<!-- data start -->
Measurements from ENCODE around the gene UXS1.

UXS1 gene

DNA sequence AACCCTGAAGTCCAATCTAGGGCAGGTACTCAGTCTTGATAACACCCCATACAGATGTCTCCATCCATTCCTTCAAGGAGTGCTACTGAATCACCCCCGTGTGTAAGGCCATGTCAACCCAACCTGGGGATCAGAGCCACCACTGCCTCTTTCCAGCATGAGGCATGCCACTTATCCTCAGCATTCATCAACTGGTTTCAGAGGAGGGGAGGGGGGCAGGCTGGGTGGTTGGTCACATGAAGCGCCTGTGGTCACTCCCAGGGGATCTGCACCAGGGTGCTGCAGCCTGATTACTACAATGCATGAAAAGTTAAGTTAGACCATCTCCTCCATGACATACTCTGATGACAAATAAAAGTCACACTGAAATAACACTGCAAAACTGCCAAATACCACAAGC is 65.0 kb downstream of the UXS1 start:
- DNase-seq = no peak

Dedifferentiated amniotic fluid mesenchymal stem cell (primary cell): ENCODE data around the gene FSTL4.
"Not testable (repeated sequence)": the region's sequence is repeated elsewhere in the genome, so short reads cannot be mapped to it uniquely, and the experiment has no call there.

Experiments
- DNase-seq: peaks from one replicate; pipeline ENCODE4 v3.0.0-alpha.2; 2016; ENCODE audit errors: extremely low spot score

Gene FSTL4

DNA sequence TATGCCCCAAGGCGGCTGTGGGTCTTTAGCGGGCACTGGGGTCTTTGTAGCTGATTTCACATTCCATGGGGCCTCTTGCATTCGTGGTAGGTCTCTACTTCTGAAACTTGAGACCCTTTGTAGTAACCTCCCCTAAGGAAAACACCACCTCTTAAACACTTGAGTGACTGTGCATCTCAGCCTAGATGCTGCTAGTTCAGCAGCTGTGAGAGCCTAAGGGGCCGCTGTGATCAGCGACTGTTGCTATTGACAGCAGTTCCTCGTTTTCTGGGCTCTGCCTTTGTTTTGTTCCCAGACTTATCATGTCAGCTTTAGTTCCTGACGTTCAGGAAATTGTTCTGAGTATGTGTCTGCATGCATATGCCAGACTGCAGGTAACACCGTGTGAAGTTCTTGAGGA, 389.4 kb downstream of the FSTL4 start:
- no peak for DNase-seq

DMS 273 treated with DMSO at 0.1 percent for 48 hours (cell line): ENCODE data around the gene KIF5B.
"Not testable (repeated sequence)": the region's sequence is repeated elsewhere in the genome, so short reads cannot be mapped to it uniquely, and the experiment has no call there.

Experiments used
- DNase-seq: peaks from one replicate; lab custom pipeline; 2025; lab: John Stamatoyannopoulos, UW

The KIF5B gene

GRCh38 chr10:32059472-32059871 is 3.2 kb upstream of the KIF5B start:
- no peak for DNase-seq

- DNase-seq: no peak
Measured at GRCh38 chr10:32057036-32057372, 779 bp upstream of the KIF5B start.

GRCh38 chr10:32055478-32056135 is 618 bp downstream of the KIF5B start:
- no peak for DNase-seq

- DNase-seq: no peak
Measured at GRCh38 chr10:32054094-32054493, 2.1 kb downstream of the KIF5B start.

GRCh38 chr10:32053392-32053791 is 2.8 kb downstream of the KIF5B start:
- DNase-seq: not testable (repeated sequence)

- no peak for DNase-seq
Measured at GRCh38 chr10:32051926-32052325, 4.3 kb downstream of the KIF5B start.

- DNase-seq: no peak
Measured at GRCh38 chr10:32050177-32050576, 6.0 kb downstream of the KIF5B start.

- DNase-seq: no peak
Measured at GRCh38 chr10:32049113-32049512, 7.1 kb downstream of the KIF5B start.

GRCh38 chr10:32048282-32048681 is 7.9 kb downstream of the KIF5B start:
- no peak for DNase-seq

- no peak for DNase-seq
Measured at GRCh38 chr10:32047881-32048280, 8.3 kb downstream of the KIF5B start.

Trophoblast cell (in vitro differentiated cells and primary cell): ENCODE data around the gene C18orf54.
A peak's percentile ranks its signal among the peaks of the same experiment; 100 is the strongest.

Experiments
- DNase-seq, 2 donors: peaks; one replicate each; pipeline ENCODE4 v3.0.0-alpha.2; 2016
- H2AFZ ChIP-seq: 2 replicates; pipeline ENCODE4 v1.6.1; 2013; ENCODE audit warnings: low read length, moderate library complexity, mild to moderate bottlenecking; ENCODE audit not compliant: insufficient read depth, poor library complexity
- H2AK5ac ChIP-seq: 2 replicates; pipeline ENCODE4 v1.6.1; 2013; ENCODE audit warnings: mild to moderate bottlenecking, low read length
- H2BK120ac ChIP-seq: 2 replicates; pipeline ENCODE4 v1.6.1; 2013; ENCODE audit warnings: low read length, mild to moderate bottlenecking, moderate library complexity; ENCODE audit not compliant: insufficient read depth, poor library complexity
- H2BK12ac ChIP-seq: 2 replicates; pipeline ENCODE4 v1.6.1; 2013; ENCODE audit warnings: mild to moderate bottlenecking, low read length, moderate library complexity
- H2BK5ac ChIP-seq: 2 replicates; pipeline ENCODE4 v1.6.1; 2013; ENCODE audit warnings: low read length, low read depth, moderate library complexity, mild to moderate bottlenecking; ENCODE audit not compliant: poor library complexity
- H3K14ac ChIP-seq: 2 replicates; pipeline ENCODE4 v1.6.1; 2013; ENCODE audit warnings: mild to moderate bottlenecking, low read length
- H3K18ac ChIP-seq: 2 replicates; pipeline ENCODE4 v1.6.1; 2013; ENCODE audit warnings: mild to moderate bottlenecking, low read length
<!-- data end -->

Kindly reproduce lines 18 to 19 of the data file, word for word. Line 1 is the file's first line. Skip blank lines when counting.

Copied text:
- no peak for DNase-seq

- DNase-seq: no peak